It may be that there are choices to be made in how we shape technology. Some commentators have suggested different patterns of technology development and implementation between countries and continents. Studies of computerized interfaces for machine tools, suggest that whist in Germany interfaces were developed to provide more control and autonomy for skilled workers, in the USA interfaces and control systems were developed to automate processes and remove operator autonomy (Ito and Ruth, 1998).
Whilst Artificial Intelligence remains a dream, robots are increasingly able to perform complex tasks. How we choose to use and deploy such robots is another issue which requires urgent attention.
There is also an intriguing question which was raised in an interview undertaken for this paper. With increasing access to context relevant and just in time documentation, do we need to know so much. Instead of developing learning will we instead just rely on documents or artefacts to tell us what to do?
The idea of integrating personal learning and working environments is largely predicated on the provision of learning rich working environments. If society chooses to use technology to downskill jobs then this would become a major discontinuity.
The integration of personal learning and working is also predicated on access to resources. However, whilst technology has advanced over the past twenty years, so to has inequality with widening gaps in income, not just between the richer and poorer countries in the world, but also within countries (Jaumotte, Lall, Papageorgiou, and Topalova, 2007).
Such inequalities are not limited to income but also include inequalities of status, inequalities in access to technology and inequalities in access to knowledge based work.
Research into access to continuing education and training has long suggested those most qualified were gaining more resources than those less qualified. Equally those in higher paid and higher status employment such as managers where much more likely to gain access to further e-learning opportunities (Attwell, 2003).
Despite a suggestion that younger workers more comfortable with computer technologies would be those most likely to use ICT technologies of informal learning, the ICT and SME project found this not to be the case (Attwell, 2007). It was most likely to be older, better qualified, more experienced and more senior employees who would interact with peer groups and communities of practice through the internet. This appeared to be because they had more autonomy in their work and tended to be in more knowledge rich and learning rich jobs. So, even at the level of informal learning and internet based learning inequalities are being perpetuated.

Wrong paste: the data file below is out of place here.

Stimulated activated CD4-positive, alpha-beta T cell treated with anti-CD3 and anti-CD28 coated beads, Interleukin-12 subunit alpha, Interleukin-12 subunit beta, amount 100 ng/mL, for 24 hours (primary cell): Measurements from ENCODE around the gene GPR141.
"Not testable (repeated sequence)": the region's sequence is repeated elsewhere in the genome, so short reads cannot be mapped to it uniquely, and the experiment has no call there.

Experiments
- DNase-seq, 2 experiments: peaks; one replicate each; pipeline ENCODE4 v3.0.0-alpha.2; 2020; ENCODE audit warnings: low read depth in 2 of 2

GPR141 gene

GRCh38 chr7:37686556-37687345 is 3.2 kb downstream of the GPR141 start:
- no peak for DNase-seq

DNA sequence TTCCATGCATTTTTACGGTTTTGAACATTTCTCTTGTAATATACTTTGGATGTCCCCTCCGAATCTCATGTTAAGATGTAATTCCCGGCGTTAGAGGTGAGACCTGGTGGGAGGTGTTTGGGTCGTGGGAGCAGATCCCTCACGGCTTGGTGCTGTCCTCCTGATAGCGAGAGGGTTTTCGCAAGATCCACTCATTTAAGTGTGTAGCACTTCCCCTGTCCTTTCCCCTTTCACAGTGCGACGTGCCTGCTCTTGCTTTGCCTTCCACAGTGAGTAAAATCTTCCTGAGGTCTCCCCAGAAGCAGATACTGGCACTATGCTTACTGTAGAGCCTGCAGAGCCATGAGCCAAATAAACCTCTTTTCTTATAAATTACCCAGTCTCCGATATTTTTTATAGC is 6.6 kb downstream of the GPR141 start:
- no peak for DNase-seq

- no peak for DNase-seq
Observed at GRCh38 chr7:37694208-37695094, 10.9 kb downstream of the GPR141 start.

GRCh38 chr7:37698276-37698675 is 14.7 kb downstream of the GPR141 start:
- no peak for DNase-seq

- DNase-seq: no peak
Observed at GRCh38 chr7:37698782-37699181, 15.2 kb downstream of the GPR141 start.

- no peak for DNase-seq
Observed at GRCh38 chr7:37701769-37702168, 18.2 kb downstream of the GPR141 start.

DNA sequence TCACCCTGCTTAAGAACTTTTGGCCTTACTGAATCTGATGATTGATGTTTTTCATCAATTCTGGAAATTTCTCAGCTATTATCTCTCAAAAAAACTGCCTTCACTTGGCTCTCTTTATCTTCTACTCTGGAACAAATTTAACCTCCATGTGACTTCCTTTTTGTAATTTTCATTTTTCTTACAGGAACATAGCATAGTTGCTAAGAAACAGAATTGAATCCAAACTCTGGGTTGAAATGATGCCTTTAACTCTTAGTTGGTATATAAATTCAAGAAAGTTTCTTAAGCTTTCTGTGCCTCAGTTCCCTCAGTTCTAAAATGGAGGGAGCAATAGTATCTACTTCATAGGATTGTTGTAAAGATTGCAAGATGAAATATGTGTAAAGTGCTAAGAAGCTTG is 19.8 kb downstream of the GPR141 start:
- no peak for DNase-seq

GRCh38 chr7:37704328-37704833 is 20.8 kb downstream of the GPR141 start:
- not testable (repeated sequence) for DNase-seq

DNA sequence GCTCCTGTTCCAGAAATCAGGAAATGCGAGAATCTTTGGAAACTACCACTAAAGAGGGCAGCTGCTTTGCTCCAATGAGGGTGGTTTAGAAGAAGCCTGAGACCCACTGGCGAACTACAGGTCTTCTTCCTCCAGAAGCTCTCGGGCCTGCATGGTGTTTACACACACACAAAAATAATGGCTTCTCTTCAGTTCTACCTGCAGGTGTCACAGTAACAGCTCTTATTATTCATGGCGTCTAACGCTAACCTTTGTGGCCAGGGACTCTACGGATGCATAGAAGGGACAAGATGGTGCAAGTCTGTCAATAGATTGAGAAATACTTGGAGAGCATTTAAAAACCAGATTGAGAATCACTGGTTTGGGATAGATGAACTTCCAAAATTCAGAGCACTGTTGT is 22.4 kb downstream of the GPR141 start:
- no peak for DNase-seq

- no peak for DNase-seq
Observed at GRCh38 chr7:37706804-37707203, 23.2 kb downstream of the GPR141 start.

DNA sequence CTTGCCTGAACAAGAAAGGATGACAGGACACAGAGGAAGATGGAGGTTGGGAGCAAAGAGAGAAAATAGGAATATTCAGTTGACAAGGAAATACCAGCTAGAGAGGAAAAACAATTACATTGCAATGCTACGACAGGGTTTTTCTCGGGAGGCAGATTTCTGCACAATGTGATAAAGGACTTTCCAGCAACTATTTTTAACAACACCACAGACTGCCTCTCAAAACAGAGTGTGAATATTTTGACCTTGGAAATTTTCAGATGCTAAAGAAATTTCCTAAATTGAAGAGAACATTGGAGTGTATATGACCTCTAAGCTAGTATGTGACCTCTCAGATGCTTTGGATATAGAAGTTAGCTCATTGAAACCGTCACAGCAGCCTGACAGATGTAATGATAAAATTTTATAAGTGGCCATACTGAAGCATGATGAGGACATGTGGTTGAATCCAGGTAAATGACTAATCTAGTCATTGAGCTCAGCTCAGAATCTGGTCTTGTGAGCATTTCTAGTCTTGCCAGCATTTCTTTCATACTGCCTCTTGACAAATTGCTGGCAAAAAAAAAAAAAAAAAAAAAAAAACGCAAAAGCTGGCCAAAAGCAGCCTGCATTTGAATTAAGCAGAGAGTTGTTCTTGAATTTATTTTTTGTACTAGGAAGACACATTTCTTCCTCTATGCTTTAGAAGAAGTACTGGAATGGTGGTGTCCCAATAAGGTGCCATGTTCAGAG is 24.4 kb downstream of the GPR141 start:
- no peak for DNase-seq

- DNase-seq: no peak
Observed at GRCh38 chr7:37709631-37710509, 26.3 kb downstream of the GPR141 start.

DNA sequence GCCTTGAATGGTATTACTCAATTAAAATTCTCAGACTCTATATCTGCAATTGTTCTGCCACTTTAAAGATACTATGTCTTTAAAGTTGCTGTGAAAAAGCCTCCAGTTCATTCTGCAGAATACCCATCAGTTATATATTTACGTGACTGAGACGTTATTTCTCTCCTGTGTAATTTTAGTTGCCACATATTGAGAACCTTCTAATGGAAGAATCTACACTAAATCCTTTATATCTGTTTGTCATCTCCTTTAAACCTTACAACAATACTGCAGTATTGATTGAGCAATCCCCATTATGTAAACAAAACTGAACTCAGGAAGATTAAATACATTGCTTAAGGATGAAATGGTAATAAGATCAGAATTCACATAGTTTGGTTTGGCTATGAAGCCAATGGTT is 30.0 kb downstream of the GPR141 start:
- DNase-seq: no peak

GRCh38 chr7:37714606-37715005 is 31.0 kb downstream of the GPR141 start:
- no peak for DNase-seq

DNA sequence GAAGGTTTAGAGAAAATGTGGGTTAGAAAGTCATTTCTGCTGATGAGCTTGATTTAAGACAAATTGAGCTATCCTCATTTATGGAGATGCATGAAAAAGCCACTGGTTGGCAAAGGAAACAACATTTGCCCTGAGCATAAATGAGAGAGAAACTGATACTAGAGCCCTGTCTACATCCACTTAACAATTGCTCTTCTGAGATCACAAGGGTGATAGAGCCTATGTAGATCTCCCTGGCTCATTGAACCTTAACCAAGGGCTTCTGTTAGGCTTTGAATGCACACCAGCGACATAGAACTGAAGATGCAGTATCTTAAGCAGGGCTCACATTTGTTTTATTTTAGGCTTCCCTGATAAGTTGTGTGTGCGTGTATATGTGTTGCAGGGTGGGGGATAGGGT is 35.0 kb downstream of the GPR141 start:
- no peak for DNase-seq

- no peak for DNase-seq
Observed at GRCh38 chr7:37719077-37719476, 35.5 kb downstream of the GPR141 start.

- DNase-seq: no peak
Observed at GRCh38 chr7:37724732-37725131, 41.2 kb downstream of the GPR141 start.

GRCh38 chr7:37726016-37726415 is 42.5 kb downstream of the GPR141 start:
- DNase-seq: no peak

Whilst the digital divide remains a discourse at an academic and political level, there appear to be few real initiatives to overcome it. Indeed, it is doubtful whether the digital divide can be overcome on its own, without actions to address the more fundamental inequalities in society. Whilst access to learning may be postulated as a way of overcoming inequalities, those very inequalities may prevent such a development. Without action to tackle inequalities, integrating learning and working may only be available to the ‘haves’ in society and be denied to the ‘have nots’.
4. Work: Integrating personal learning and working environments – Uncertainties and tensions
Over the years learning has been confused with the outcomes of formal, institutionalized teaching and training (Illch, 1970). However, research (Cross, 2006) suggests most learning happens accidentally, and most frequently in informal scenarios, often through work and leisure activities. Many individuals acknowledge that ‘reality learning’ begins when they start their working life. However, national educational bodies have paid only limited attention to informal learning. National curricula all around Europe have been targeted with numerous reforms, in an effort to promote the prestige of schooling. Nevertheless, the key issue that would potentially develop an autonomous knowledge-based society is lacking – the curricular freedom to meet learners’ needs. School, in its role of educating or training, has always reserved for itself the activity of regulating, standardizing, restraining or keeping knowledge within limited boundaries prescribed by a curriculum often out of focus with the current reality.
Even though in the last decade efforts has been made to foster curricular innovation , especially through the introduction of ICT, it is our belief that this will not succeed with the mere introduction of new technologies inside the classroom. A classroom will always be the territory of the teacher, not of the learner, and therefore will never help foster personal learning in a continuous effort, let alone combining it with a work environment. A new learning, not teaching, policy, requires not the re-adaptation, but rather the design of a brand-new curriculum, where teachers’ roles and their preparation are newly defined, and new learning spaces are also provided. It is curious to notice that as it stands now, school is mainly thought as for teachers and is not targeted at their main and exclusive costumer: the learners, and their needs. This per se is the antithesis of what happens in the ‘real world’.